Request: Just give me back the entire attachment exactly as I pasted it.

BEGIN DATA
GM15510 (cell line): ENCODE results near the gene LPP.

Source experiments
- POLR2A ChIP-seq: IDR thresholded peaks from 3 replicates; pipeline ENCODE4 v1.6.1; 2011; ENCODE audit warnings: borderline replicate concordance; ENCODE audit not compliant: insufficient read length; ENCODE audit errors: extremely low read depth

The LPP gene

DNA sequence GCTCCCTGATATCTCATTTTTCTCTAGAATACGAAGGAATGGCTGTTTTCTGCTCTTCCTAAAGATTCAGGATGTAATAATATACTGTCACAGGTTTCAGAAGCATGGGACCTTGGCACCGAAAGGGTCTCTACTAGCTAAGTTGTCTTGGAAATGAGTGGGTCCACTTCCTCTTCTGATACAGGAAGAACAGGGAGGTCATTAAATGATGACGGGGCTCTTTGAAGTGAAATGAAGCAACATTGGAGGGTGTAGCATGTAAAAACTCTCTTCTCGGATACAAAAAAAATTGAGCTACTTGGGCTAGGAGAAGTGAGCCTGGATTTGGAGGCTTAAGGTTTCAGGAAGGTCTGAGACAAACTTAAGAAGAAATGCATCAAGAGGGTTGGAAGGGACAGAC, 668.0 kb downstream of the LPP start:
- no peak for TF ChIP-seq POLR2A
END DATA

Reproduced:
GM15510 (cell line): ENCODE results near the gene LPP.

Source experiments
- POLR2A ChIP-seq: IDR thresholded peaks from 3 replicates; pipeline ENCODE4 v1.6.1; 2011; ENCODE audit warnings: borderline replicate concordance; ENCODE audit not compliant: insufficient read length; ENCODE audit errors: extremely low read depth

The LPP gene

DNA sequence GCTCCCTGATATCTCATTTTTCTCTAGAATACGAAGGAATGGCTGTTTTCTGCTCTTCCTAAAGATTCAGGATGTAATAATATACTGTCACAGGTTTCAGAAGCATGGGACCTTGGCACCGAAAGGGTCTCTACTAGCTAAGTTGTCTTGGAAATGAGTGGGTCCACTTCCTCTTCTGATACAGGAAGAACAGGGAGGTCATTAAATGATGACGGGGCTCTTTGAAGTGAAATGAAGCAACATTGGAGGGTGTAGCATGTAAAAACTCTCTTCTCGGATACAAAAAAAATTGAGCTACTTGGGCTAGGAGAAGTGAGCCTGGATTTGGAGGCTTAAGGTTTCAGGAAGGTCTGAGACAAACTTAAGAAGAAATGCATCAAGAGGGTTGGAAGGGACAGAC, 668.0 kb downstream of the LPP start:
- no peak for TF ChIP-seq POLR2A